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Website Maintenance Tips

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Achieve More Website Maintenance With Less Work:
Tips and Techniques For Maintaining Your Website More Effectively and Efficiently Through Task Automation.

Today, many businesses reach clients and deliver services mainly through their websites which has led to an increase in demand for web development and regular maintenance services, costing businesses millions every year.

For example, the Telegraph reported that, the average annual amount spent on the maintenance of a university website is £60,375, while the average spent on website redesign is £60,882.

The good news is that there are effective ways to avoid these high costs. This post highlights key repetitive tasks that can be addressed through planning, task scheduling and automation in order to minimize costs of "website management," while maximizing results. Keep reading to find out how!

5 MAINTENANCE AUTOMATION - TASKS AND TIPS

Here are the 5 tasks that you should automate to maintain your website effectively:

1. Update The Core code and Technology - ensure a secure and healthy site:
Many websites get hacked every day due to the owner/webmaster neglecting to update the core code. You should know that web applications go through continuous development for bug elimination, performance and security. The core code can be set to update automatically any time a new version of your CMS is released.

Module and feature update is equally important for delivering secure and up-to-date technology. For example, if you run a mobile service system, such as employee messaging, it may be time to upgrade it for use with the new 4G service.

2. Manage and Develop The Content:
The process of publishing content on large business websites involves several tasks including writing, reviewing, editing, formatting, updating, organising and categorising (tagging) content. This process (content flow) can be controlled by setting up rules and conditions. Rick Allen, content strategy specialist, explains the pre-requisites for designing content workflow.

While the above applies to large websites and predominantly the e-learning sector, smaller websites and bloggers can ensure that the publishing of content runs smoothly (authoring and moderation) by utilizing their content management system for designing and controlling simple workflow states and assigning actions for state transitions. The CMS is also useful for content that has a lifecycle that can be archived for easy retrieval by certain users or on a specific date.

3. Promote Seasonal Content On The Homepage:
Inner pages will get more exposure and will benefit from internal linking when promoted on the homepage or landing pages. It’s wise to plan your site and structure such pages in a way to allow page promotion without further modification by ascertaining what content, lists and images should be active (shown) when a page is promoted.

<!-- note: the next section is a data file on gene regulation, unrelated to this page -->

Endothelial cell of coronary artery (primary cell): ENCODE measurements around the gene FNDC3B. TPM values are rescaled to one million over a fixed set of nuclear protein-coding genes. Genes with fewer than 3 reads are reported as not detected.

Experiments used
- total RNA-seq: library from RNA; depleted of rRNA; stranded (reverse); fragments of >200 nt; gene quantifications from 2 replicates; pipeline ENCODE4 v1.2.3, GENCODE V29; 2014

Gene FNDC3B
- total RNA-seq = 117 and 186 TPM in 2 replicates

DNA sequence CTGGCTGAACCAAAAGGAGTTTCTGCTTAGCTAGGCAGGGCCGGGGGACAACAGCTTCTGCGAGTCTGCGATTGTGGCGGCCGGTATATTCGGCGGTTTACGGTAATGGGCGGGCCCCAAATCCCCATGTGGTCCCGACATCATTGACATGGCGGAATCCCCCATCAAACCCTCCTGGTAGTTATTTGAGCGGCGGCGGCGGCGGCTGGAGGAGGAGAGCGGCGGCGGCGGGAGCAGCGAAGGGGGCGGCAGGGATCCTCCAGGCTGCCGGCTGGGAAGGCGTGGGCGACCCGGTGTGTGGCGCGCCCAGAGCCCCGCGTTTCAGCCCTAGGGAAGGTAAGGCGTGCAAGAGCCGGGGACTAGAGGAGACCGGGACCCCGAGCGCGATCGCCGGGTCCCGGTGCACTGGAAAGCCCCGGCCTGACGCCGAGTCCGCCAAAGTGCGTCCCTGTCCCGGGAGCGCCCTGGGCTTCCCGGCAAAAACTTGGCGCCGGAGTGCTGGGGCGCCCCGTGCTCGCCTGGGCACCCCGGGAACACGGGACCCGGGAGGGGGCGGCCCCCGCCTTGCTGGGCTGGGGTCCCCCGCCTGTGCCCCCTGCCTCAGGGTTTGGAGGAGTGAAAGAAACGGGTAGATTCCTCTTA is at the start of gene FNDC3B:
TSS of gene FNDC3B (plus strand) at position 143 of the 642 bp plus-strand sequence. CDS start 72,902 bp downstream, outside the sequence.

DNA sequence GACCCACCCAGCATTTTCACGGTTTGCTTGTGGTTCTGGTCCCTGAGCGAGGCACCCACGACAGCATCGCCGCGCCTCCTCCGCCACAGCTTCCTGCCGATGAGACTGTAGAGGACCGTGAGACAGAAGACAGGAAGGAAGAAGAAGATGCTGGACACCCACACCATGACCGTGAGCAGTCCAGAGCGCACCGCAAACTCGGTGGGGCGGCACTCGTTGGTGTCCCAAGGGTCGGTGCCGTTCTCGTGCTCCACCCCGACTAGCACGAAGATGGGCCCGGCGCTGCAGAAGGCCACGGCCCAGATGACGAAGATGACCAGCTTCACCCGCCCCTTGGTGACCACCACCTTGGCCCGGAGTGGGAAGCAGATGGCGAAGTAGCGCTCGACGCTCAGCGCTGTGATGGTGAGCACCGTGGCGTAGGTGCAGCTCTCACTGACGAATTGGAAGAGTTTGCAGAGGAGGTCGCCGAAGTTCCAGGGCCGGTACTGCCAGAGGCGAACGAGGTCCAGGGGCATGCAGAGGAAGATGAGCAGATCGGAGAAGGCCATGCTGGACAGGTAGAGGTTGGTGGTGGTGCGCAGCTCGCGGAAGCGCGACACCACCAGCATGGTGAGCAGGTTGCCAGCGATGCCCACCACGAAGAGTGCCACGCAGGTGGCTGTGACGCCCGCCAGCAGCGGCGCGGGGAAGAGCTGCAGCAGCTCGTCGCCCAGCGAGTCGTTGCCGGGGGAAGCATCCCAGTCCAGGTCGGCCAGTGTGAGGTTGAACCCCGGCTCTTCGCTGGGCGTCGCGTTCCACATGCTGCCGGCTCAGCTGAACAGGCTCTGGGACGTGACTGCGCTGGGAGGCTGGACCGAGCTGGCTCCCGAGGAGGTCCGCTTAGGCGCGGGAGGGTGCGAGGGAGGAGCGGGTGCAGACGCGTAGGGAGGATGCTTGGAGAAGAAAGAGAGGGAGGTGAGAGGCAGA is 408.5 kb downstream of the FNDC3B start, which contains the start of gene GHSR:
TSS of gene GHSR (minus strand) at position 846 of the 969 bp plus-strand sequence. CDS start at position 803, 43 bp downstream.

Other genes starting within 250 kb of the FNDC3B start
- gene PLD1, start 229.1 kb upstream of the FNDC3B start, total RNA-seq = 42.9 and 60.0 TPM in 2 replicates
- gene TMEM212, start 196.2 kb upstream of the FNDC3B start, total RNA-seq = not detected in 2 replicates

For example you could have a big product image for display on the homepage and a smaller image for the inner page. This technique is not limited to university sites, which offer student registration and course modules at the start of each term and where the content promotion is set to expire on a specific date or when a certain condition is triggered. The technique can also be used for automatic HTML re-structuring and header grading on landing pages for seasonal promotion.

4. Follow-up On Your Service
Following up with potential and existing customers is crucial to any business. There are scripts available for automatically sending follow-up e-mails or surveys to customers several days after the order is dispatched, as well as for sending enquiries and persuasive e-mails to those who abandoned their shopping cart or cancelled an order before completing the checkout.

5. Automatic Posting to Twitter
Your CMS can do basic advertising and can initiate conversation for you without any effort from you. For example, a tweet can be posted as soon as a page is saved or as soon as a review is left on your site. The syntax/tokens will look like this: !name left a review on !product !tinyurl.

And by incorporating Livefire you can post both ways by capturing real-time conversations directly on your website from Twitter and Facebook allowing users to engage and reply to dynamic comments from your website. The Livefire module is available for both Drupal and Wordpress.

6. Automate the website backup
Unexpected problems can happen. Occasionally a website can crash, and it can be difficult to discover the cause or fix the problem. Some problems cannot be solved without restoring the website from a previous back-up copy. There are cases of sites that had to be completely re-built because the owner neglected to back up!

Automatic backup (for files and database) is offered on some CMSs, if not, it can be easily added. This is particularly important for growing sites that should not rely on the backup service implemented by the hosting provider. Do you want to implement automatic backup? This post will help you back-up the database to a local or remote server.

Tip for developers: If you have a limited storage space or if you want to save on your cloud charges, schedule an e-mail with a backup attachment to be sent to the client or to a secondary e-mail account. If you send it to a personal Hotmail inbox, make sure it is not placed in the junk folder; otherwise, all backups will automatically be deleted.